Major concerns in vacuum environments include outgassing, multipaction, and whiskering
Vacuum Challenges for Demanding Space Applications
Many non-metallic materials outgas when exposed to a vacuum environment, including plastics commonly found in coaxial cables, such as PTFE, PVC, and PE. Emitted gases can recondense on critical components such as camera lenses, degrading performance. As a result, NASA and the European Space Agency (ESA) have developed standards to define outgassing rates and databases to compile the performance of various materials.
Multipaction (also known as the multipactor effect) is an electron resonance effect that occurs when RF fields accelerate electrons in a vacuum and cause them to impact with a surface, which depending on its energy, releases one or more electrons into the vacuum. When the electrons release and timing of the impacts are such that a sustained multiplication of the number of electrons occurs, it can lead to loss and distortion of the RF signal and even result in damage to the RF components or subsystems.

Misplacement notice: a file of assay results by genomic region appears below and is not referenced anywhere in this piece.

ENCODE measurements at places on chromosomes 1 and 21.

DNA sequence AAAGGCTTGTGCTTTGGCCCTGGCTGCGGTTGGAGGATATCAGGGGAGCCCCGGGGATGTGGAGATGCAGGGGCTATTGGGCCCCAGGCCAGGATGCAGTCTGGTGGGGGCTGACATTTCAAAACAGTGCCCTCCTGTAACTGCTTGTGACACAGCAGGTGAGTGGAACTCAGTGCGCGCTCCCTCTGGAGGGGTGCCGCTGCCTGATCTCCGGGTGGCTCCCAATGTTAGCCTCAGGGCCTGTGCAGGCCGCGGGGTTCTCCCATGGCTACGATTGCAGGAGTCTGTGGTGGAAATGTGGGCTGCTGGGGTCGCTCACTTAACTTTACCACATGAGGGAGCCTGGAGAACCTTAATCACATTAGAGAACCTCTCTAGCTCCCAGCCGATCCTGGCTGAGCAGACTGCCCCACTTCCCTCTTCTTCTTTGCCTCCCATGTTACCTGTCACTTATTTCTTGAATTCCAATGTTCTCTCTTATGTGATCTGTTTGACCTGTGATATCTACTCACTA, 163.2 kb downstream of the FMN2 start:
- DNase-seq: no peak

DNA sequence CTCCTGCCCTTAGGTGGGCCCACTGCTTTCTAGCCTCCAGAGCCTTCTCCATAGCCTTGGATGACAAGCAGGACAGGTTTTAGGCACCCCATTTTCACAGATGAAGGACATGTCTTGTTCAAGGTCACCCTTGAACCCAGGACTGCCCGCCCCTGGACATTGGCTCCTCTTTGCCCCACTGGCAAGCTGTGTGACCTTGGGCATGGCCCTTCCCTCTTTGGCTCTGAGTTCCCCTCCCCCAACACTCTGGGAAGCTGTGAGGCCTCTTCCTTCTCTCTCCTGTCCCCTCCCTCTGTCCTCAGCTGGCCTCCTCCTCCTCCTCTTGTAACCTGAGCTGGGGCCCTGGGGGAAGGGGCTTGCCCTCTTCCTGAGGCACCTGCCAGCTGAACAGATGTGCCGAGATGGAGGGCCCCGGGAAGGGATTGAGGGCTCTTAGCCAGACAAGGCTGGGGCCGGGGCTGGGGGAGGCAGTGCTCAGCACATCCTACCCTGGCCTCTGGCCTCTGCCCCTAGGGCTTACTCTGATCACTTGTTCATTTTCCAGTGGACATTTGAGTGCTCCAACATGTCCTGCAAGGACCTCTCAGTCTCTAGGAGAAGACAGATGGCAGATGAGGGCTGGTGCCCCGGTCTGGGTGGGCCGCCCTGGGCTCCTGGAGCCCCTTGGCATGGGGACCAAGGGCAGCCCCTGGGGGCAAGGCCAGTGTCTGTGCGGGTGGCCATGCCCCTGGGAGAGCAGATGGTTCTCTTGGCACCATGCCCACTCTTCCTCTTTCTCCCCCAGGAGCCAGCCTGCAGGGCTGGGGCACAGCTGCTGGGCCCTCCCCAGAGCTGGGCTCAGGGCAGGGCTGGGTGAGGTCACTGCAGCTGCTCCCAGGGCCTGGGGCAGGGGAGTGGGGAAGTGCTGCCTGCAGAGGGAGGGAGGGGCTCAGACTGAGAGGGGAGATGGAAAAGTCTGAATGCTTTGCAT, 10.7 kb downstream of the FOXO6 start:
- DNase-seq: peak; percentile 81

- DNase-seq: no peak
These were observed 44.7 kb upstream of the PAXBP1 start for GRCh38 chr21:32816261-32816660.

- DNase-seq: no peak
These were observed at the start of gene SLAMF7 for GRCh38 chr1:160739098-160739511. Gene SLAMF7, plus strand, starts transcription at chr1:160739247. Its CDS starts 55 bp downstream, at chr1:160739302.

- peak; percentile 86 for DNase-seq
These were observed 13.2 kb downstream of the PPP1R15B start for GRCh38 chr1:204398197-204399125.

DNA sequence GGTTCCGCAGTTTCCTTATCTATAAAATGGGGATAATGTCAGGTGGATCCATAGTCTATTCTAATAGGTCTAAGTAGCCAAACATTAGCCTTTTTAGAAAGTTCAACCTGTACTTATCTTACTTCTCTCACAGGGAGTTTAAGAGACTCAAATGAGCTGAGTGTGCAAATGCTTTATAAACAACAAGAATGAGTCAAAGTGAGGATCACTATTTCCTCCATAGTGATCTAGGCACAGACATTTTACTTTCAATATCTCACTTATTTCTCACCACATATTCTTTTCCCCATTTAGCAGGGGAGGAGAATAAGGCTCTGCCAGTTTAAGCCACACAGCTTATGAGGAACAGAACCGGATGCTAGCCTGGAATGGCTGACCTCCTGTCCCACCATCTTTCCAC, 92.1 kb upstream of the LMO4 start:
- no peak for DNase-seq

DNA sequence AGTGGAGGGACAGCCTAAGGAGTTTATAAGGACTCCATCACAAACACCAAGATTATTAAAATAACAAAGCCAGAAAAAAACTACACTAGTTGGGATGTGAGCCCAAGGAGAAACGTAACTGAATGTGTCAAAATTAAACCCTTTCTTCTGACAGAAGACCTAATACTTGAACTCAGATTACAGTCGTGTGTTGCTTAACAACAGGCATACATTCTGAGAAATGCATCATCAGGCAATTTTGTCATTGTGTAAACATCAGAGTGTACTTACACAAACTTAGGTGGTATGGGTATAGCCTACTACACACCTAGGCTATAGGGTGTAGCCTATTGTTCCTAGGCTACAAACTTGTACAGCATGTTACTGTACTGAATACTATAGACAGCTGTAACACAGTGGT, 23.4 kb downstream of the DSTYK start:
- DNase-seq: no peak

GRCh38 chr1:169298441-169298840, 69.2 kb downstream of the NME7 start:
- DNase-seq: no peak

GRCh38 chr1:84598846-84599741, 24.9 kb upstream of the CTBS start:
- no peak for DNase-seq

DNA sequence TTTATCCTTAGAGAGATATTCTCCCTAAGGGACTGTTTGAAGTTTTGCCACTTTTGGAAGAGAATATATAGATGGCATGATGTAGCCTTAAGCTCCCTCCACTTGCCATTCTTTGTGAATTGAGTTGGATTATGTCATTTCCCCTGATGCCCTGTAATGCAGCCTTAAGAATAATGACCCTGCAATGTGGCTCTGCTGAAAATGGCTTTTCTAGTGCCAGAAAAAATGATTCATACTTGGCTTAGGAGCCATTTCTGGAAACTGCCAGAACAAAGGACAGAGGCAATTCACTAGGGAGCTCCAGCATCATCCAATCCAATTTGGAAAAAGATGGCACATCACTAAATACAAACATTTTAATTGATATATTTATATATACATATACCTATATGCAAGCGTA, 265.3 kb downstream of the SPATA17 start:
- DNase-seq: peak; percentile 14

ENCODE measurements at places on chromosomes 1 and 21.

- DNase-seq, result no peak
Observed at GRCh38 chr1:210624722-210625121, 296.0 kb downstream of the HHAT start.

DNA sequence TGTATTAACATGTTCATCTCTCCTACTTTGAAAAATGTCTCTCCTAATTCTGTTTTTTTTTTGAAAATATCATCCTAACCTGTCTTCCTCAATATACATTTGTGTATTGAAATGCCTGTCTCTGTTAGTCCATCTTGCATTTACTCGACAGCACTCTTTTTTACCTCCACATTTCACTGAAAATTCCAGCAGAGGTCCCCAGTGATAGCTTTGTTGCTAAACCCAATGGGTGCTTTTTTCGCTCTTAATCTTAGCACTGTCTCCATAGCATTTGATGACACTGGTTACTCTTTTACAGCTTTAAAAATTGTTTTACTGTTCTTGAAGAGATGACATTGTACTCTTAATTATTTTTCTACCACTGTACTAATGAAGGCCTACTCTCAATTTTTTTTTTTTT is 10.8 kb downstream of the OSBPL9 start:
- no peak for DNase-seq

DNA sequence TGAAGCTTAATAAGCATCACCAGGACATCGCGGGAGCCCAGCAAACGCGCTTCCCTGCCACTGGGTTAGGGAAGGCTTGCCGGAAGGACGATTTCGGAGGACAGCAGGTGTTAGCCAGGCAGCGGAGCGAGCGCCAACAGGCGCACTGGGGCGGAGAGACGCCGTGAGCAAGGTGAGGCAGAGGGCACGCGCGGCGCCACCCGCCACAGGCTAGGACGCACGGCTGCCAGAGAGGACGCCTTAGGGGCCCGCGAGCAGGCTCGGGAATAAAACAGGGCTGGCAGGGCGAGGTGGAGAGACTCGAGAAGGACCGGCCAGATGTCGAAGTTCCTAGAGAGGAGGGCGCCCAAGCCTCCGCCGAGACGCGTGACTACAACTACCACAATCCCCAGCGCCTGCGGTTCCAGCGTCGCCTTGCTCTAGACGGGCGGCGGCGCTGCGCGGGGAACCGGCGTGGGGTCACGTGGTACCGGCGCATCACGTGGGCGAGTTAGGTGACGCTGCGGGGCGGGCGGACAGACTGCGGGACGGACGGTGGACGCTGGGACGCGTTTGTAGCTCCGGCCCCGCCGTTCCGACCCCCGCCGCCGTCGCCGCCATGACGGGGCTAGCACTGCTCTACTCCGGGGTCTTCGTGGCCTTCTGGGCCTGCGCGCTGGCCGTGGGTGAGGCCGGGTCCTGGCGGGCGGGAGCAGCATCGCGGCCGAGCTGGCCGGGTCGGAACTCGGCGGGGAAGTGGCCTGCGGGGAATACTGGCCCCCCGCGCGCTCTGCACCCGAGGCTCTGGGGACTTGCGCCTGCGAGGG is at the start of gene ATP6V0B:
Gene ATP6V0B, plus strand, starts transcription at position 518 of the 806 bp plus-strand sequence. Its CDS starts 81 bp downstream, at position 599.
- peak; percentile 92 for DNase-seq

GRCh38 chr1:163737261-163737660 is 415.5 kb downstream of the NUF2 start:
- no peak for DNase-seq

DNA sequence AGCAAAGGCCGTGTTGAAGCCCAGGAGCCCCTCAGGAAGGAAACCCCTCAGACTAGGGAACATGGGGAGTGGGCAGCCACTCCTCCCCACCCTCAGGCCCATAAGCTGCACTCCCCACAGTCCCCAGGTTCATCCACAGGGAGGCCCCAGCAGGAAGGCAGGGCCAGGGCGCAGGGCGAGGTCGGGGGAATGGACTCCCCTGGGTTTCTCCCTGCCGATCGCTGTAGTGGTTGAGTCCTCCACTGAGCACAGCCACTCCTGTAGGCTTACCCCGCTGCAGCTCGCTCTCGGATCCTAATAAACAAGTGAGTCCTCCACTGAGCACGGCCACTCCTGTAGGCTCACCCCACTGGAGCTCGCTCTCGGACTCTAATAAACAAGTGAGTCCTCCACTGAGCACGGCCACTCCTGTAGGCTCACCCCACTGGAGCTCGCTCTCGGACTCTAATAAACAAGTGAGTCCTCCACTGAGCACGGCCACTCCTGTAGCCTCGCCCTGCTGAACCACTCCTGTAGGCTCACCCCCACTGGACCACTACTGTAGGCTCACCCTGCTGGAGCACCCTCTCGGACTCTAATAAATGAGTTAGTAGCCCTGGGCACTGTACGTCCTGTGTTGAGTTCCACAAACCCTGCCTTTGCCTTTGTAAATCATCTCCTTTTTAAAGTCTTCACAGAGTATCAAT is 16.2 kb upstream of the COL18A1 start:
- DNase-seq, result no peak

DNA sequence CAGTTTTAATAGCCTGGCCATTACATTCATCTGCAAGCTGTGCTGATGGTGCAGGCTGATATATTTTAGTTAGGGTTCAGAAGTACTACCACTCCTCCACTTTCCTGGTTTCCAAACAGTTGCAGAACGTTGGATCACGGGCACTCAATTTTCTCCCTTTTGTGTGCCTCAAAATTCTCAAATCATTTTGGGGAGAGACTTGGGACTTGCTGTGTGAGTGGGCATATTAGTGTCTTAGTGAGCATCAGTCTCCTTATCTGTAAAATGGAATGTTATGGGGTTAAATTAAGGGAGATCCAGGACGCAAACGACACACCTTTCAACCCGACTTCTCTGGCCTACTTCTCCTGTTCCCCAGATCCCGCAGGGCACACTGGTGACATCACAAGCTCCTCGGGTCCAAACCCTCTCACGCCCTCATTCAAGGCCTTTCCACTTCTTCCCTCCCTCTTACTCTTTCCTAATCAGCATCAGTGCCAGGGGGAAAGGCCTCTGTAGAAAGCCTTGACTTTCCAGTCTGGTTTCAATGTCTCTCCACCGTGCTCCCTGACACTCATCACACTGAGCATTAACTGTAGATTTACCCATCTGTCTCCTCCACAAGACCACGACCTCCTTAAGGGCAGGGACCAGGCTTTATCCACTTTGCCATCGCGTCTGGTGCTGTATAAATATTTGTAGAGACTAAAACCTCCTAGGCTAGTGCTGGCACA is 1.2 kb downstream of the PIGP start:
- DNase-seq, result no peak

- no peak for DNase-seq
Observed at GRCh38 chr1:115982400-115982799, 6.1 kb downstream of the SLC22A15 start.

In RF cable assemblies, multipaction can occur at the connector between the inner and outer conductors. Our engineers mitigate multipaction risks by designing mating connectors with overlapping dielectrics to remove any free path between conductors.
Tin is commonly used in solder for coaxial connectors and plating of semi-rigid coaxial cables. Metals such as pure tin can grow whiskers in a vacuum and high-temperature environments, leading to shorts or FOD, and are generally prohibited from spaceflight use. To avoid whiskering, designers should specify tin/lead alloys for solder or plating.
PhaseTrack® cable assemblies are designed for applications demanding minimal phase change over temperature. All PhaseTrack cables use a proprietary TF4™ dielectric that does not have the abrupt shift in the phase that occurs with solid- or tape-wrapped PTFE-based products under normal room ambient temperature conditions.
The SpaceFlight product line embodies the critical requirements necessary for reliable performance in space. Our proprietary material conditioning and vacuum testing of assemblies ensure outgassing is minimized to meet NASA standards ASTM E‐595.